The Court finds that Defendants' motion to dismiss (Doc. 9) should be granted with regard to Marcela J. Lara and denied with regard to Luis Alvarez and Antonio Lara. In support of the motion to dismiss, the Defendants present a United States Bankruptcy Court order titled “Discharge of Debtor, ” which indicates that as of November 6, 2015, Marcela J. Lara was “granted a discharge under section 727 of title 11, United States Code (the Bankruptcy Code).” This order from the Bankruptcy Court is sufficient proof to dismiss Defendant Marcela J. Lara from this action. From this motion however, it does not appear that Defendants Luis Alvarez and Antonio Lara have filed bankruptcy, or should be excused by Marcela J. Lara's filing. Based on the lack of evidence and legal argument put forth in support of this motion to dismiss, the Court finds no reason why Luis Alvarez and Antonio Lara should be dismissed.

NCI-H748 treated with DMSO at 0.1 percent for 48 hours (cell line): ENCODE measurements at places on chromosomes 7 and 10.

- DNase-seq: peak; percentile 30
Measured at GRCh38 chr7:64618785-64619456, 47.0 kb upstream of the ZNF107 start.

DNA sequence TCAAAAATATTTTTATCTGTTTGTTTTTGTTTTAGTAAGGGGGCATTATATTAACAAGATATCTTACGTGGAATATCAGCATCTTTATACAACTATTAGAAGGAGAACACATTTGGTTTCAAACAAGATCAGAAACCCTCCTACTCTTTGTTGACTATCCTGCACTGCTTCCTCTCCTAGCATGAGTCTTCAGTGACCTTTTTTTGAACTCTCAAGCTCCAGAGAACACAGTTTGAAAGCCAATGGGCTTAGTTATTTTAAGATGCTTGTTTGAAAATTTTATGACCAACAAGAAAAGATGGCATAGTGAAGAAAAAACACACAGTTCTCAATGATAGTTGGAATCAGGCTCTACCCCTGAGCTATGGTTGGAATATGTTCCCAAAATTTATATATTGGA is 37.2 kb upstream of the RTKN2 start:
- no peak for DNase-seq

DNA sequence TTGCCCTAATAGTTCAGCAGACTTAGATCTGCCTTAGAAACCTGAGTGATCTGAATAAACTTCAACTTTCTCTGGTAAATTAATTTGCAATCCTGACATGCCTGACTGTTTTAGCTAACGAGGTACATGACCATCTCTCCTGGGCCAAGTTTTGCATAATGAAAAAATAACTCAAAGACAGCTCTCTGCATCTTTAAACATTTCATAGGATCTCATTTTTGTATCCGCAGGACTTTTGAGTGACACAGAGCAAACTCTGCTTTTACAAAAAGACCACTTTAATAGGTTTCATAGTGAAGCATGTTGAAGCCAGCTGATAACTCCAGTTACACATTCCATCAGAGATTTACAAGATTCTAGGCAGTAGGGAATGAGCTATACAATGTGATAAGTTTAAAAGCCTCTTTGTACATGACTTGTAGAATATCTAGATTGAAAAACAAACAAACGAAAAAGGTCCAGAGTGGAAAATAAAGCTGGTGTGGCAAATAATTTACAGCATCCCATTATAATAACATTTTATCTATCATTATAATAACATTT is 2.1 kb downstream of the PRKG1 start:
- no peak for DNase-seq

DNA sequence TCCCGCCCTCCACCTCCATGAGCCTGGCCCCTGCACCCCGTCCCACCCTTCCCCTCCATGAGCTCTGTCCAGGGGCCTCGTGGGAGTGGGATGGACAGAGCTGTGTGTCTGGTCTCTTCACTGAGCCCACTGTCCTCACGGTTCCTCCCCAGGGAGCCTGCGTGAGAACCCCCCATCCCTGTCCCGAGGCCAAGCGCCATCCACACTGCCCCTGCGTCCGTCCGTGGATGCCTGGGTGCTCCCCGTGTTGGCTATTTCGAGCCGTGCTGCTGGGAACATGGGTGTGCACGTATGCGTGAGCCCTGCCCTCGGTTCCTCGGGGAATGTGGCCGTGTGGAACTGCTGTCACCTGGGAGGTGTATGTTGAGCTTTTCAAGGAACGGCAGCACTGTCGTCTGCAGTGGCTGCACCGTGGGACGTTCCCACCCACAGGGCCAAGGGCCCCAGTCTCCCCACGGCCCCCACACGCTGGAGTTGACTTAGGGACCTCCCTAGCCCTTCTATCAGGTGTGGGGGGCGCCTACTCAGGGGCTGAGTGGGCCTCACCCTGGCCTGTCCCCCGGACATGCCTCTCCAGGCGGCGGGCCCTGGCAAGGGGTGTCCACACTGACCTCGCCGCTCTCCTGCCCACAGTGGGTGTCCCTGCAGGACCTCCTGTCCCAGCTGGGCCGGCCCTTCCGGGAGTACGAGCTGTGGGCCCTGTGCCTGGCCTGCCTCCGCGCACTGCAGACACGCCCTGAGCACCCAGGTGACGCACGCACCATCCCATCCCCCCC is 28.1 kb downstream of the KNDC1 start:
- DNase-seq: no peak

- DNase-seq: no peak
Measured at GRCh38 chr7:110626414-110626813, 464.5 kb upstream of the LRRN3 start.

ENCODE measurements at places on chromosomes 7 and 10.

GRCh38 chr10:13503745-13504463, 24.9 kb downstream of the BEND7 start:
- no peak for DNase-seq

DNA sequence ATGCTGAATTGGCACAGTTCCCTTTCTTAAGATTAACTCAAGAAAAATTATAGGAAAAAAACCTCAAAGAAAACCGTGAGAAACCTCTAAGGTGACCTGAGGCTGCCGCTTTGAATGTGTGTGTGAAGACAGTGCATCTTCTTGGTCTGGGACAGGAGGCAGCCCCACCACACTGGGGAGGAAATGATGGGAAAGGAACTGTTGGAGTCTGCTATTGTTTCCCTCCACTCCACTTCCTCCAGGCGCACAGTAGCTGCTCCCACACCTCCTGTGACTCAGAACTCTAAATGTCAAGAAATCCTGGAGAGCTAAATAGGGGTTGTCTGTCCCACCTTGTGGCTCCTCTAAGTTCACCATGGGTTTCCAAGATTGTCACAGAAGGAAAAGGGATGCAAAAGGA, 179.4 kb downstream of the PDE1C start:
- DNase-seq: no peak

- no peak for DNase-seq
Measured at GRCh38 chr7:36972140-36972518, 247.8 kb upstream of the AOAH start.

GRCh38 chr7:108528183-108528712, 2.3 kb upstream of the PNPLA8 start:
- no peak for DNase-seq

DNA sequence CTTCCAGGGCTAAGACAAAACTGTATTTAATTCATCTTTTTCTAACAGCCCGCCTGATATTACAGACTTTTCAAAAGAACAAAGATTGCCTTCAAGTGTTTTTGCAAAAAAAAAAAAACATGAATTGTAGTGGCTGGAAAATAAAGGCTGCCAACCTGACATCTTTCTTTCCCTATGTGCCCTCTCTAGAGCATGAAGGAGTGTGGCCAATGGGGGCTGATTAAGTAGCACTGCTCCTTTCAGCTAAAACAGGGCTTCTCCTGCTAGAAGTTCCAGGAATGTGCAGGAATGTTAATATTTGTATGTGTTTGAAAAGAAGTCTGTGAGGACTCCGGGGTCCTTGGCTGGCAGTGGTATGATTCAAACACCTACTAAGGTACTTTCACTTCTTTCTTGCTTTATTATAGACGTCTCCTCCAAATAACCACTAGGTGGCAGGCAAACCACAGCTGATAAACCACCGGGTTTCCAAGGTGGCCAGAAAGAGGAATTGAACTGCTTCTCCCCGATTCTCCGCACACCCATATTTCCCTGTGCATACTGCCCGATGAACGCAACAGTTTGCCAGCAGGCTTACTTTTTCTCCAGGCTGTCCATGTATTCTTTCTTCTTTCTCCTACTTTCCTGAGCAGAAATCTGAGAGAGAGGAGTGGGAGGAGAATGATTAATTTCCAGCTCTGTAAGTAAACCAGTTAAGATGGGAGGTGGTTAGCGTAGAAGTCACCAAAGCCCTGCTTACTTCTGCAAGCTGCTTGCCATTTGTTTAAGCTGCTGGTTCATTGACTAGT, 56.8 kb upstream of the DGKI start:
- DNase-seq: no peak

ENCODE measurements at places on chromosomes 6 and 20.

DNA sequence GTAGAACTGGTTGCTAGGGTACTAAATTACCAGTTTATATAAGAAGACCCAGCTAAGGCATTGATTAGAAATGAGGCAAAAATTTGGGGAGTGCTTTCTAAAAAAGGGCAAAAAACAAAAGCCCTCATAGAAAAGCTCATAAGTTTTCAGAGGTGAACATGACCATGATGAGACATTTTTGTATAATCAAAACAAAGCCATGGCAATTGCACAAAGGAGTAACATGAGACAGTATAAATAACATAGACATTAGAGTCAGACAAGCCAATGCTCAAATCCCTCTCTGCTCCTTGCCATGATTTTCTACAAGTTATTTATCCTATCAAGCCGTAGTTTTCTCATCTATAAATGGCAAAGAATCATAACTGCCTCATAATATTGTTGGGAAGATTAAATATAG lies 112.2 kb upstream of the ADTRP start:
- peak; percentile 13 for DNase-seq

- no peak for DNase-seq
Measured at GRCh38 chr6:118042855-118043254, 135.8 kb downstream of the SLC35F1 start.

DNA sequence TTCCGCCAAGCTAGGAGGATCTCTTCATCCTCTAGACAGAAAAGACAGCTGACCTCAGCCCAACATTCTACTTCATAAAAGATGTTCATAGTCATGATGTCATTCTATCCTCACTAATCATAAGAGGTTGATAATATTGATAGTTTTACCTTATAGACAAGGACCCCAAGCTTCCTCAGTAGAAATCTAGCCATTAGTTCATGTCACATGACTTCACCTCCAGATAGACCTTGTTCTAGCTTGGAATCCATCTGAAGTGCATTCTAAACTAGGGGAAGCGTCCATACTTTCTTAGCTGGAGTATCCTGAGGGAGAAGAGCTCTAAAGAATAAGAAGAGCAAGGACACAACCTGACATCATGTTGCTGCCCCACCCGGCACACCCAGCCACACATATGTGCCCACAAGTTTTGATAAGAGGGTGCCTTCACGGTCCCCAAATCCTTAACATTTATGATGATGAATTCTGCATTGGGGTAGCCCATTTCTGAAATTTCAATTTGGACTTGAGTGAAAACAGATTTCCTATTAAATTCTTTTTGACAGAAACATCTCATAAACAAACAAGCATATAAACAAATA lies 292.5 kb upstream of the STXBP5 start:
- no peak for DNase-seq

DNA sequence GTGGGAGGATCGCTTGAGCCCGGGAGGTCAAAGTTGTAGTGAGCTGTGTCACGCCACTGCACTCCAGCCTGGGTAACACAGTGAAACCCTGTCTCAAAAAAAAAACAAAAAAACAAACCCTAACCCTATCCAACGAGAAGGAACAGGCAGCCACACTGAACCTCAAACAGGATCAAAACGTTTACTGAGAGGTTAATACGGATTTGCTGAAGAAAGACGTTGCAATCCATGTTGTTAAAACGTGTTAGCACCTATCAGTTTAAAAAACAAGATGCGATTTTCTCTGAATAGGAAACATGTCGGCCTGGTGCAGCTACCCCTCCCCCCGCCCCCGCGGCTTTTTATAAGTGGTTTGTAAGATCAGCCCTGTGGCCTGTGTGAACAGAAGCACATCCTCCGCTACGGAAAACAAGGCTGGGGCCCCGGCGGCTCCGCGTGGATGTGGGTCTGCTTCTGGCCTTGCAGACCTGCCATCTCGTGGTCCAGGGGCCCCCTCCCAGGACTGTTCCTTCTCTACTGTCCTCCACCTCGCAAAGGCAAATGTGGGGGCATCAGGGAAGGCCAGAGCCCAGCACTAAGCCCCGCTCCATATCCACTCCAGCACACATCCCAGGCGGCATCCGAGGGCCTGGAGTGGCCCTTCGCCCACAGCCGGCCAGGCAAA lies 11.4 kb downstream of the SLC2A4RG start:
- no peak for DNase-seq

Upon reviewing all of the evidence put forth by both parties following Plaintiff's motion for summary judgment (Doc. 21), the Court denies Plaintiff's motion for summary judgment and instead finds summary judgment is proper in favor of Defendants Antonio Lara and Luis Alvarez. Because default judgment will be entered against the Club, to the extent that Plaintiff's motion for summary judgment was asserted against the Club it will be denied as moot. Plaintiff's complaint alleged that Luis Alvarez and Antonio Lara “specifically directed the employees of [the Club] to unlawfully intercept and broadcast [the program]… or that the actions of the employees of [the Club] are directly imputable to Defendants…by virtue of their acknowledged responsibility for the actions of [the Club].” (Doc. 1, ¶ 19). Further, Plaintiff points to an “obvious and direct financial interest in the activities of [the Club].” (Id., ¶ 20). The Plaintiff further alleged that the Defendants had an opportunity to supervise the activities at the Club.